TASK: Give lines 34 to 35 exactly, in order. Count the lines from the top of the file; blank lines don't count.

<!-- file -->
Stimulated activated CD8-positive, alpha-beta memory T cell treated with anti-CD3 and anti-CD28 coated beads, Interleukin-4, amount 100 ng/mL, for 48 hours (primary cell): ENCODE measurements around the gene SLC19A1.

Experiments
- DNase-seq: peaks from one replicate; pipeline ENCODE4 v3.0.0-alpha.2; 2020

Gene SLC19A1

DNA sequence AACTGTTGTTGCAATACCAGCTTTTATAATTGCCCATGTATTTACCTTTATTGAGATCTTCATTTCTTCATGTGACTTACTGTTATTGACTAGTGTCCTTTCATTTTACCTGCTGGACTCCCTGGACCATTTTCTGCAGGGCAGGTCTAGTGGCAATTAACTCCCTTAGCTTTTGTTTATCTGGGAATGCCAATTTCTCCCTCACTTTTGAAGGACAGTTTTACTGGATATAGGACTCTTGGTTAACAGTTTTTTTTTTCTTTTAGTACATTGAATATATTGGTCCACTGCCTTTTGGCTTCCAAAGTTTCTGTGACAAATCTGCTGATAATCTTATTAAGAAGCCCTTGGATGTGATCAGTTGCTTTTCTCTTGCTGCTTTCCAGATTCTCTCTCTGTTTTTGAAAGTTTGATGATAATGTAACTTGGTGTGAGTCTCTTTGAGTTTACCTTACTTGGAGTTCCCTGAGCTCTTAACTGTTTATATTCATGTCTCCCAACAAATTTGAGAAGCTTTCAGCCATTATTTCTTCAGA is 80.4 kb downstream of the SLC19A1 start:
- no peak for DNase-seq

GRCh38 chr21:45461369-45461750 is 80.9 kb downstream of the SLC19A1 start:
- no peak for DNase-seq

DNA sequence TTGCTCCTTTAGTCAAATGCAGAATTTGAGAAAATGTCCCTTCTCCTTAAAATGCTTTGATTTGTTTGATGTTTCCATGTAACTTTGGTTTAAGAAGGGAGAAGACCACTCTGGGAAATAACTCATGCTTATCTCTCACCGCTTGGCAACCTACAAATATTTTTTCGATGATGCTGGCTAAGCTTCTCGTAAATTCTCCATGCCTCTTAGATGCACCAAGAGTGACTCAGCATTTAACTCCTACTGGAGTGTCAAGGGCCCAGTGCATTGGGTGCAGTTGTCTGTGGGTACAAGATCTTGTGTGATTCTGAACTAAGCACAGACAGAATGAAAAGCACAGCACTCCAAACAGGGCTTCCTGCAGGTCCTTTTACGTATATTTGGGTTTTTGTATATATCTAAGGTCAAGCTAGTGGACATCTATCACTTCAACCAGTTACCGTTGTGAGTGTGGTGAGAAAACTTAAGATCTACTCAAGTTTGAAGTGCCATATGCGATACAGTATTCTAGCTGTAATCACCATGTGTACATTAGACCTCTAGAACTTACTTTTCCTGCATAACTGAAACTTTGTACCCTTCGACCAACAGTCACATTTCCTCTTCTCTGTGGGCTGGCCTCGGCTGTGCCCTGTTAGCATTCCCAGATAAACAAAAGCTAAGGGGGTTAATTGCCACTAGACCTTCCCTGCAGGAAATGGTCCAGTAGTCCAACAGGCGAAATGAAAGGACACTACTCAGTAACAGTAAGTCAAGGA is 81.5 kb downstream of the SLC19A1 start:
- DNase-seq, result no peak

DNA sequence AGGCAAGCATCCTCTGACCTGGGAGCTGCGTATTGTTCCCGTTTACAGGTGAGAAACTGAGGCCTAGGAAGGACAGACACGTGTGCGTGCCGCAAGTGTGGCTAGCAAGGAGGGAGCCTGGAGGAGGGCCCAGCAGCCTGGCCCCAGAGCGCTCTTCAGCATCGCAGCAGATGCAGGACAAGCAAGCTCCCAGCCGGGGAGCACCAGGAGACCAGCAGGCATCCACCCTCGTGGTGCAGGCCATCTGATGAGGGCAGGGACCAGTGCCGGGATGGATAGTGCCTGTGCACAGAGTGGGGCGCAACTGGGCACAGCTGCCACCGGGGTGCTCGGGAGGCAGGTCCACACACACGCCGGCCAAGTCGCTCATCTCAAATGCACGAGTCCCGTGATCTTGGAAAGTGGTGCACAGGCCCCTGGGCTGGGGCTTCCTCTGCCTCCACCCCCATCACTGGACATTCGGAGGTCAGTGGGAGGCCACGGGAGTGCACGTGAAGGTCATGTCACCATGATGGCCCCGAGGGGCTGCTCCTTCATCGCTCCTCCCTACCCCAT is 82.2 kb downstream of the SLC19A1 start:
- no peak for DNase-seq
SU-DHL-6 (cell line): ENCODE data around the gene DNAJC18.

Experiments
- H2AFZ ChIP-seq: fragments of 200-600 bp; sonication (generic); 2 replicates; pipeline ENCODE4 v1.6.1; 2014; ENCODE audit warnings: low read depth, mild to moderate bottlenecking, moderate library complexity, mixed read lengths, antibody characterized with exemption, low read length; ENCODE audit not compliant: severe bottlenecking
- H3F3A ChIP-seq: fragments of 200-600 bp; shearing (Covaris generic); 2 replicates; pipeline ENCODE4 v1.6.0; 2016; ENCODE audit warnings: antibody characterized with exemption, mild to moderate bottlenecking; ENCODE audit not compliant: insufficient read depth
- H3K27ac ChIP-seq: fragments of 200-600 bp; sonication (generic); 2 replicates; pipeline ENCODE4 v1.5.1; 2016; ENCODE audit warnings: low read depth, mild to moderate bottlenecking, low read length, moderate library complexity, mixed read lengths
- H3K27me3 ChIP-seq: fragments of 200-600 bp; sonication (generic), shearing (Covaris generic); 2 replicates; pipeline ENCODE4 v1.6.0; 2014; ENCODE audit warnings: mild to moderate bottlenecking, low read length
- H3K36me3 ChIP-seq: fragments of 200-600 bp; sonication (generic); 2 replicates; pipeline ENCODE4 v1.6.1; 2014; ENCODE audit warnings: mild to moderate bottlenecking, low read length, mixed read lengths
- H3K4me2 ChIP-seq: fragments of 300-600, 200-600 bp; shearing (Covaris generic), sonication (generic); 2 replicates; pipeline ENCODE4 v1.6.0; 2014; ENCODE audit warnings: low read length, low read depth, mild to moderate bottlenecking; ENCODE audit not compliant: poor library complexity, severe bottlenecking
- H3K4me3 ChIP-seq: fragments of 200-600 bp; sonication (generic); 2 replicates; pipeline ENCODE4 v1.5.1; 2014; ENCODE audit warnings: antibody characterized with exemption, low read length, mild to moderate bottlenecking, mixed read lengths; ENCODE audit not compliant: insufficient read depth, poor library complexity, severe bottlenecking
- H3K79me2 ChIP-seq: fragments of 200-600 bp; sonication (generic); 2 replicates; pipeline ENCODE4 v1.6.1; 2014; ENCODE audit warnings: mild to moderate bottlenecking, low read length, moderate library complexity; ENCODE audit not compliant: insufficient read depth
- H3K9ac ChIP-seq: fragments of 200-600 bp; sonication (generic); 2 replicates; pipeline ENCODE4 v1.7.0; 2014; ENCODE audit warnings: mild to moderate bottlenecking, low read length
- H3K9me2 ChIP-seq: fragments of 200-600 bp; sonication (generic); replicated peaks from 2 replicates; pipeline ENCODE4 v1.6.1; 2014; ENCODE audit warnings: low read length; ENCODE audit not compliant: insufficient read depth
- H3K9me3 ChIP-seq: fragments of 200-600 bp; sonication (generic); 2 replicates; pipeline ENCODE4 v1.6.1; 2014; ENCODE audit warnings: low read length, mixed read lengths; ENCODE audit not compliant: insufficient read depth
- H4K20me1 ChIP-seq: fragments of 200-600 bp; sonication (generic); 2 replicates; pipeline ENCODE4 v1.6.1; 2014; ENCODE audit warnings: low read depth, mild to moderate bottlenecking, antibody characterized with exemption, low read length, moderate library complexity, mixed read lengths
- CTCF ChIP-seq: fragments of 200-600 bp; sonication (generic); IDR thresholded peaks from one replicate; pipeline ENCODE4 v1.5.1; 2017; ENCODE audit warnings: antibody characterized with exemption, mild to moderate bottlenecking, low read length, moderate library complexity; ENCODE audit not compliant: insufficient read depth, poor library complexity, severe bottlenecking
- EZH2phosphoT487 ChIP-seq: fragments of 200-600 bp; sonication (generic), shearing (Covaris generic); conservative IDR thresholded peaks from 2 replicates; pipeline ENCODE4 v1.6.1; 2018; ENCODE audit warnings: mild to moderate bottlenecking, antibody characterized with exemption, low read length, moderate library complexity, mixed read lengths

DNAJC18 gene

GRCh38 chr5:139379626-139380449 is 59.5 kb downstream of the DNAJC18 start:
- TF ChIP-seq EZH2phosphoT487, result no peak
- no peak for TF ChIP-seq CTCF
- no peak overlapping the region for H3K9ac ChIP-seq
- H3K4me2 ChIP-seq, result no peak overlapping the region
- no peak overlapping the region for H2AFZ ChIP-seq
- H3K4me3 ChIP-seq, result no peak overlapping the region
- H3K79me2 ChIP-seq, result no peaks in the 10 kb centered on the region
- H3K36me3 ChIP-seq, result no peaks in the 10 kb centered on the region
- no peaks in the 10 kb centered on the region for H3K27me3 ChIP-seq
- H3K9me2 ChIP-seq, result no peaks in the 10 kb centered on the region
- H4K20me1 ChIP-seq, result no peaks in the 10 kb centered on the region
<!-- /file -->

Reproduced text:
- H3K4me2 ChIP-seq, result no peak overlapping the region
- no peak overlapping the region for H2AFZ ChIP-seq